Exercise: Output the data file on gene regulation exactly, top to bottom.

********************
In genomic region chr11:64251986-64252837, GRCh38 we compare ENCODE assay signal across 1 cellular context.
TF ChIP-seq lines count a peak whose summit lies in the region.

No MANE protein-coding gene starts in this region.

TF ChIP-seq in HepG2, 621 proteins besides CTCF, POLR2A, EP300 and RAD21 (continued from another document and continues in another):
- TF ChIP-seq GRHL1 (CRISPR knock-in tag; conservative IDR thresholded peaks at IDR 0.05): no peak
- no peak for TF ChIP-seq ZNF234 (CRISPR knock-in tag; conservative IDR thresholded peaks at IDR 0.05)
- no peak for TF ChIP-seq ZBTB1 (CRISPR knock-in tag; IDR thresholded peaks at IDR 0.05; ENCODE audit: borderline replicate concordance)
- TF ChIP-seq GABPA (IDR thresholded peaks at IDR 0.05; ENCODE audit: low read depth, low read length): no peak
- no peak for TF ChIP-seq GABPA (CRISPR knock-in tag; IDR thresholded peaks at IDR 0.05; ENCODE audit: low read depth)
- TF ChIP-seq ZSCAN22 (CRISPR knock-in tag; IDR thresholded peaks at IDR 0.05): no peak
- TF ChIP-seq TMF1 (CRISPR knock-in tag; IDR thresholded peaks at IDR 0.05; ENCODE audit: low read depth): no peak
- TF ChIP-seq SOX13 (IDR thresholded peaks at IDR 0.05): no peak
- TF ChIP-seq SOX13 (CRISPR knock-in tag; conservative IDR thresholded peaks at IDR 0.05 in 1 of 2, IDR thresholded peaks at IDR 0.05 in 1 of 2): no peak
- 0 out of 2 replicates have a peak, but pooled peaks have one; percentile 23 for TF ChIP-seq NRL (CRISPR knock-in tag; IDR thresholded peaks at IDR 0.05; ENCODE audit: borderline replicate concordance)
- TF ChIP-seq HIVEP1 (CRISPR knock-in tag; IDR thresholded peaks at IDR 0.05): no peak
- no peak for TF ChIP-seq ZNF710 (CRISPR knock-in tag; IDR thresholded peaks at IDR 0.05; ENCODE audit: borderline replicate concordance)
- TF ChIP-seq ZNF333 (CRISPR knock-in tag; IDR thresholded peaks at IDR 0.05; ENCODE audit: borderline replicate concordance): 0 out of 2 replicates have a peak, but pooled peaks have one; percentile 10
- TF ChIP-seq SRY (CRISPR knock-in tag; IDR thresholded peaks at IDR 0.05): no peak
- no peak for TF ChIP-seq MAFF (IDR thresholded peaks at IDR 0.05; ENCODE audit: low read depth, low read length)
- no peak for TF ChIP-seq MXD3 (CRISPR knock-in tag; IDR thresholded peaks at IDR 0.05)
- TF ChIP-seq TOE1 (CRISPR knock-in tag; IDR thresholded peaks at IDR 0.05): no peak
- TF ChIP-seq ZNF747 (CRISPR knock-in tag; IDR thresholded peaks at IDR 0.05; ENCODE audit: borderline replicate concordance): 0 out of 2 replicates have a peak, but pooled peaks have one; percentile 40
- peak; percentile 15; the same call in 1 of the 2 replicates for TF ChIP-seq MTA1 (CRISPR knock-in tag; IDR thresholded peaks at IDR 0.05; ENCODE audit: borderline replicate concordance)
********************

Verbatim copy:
In genomic region chr11:64251986-64252837, GRCh38 we compare ENCODE assay signal across 1 cellular context.
TF ChIP-seq lines count a peak whose summit lies in the region.

No MANE protein-coding gene starts in this region.

TF ChIP-seq in HepG2, 621 proteins besides CTCF, POLR2A, EP300 and RAD21 (continued from another document and continues in another):
- TF ChIP-seq GRHL1 (CRISPR knock-in tag; conservative IDR thresholded peaks at IDR 0.05): no peak
- no peak for TF ChIP-seq ZNF234 (CRISPR knock-in tag; conservative IDR thresholded peaks at IDR 0.05)
- no peak for TF ChIP-seq ZBTB1 (CRISPR knock-in tag; IDR thresholded peaks at IDR 0.05; ENCODE audit: borderline replicate concordance)
- TF ChIP-seq GABPA (IDR thresholded peaks at IDR 0.05; ENCODE audit: low read depth, low read length): no peak
- no peak for TF ChIP-seq GABPA (CRISPR knock-in tag; IDR thresholded peaks at IDR 0.05; ENCODE audit: low read depth)
- TF ChIP-seq ZSCAN22 (CRISPR knock-in tag; IDR thresholded peaks at IDR 0.05): no peak
- TF ChIP-seq TMF1 (CRISPR knock-in tag; IDR thresholded peaks at IDR 0.05; ENCODE audit: low read depth): no peak
- TF ChIP-seq SOX13 (IDR thresholded peaks at IDR 0.05): no peak
- TF ChIP-seq SOX13 (CRISPR knock-in tag; conservative IDR thresholded peaks at IDR 0.05 in 1 of 2, IDR thresholded peaks at IDR 0.05 in 1 of 2): no peak
- 0 out of 2 replicates have a peak, but pooled peaks have one; percentile 23 for TF ChIP-seq NRL (CRISPR knock-in tag; IDR thresholded peaks at IDR 0.05; ENCODE audit: borderline replicate concordance)
- TF ChIP-seq HIVEP1 (CRISPR knock-in tag; IDR thresholded peaks at IDR 0.05): no peak
- no peak for TF ChIP-seq ZNF710 (CRISPR knock-in tag; IDR thresholded peaks at IDR 0.05; ENCODE audit: borderline replicate concordance)
- TF ChIP-seq ZNF333 (CRISPR knock-in tag; IDR thresholded peaks at IDR 0.05; ENCODE audit: borderline replicate concordance): 0 out of 2 replicates have a peak, but pooled peaks have one; percentile 10
- TF ChIP-seq SRY (CRISPR knock-in tag; IDR thresholded peaks at IDR 0.05): no peak
- no peak for TF ChIP-seq MAFF (IDR thresholded peaks at IDR 0.05; ENCODE audit: low read depth, low read length)
- no peak for TF ChIP-seq MXD3 (CRISPR knock-in tag; IDR thresholded peaks at IDR 0.05)
- TF ChIP-seq TOE1 (CRISPR knock-in tag; IDR thresholded peaks at IDR 0.05): no peak
- TF ChIP-seq ZNF747 (CRISPR knock-in tag; IDR thresholded peaks at IDR 0.05; ENCODE audit: borderline replicate concordance): 0 out of 2 replicates have a peak, but pooled peaks have one; percentile 40
- peak; percentile 15; the same call in 1 of the 2 replicates for TF ChIP-seq MTA1 (CRISPR knock-in tag; IDR thresholded peaks at IDR 0.05; ENCODE audit: borderline replicate concordance)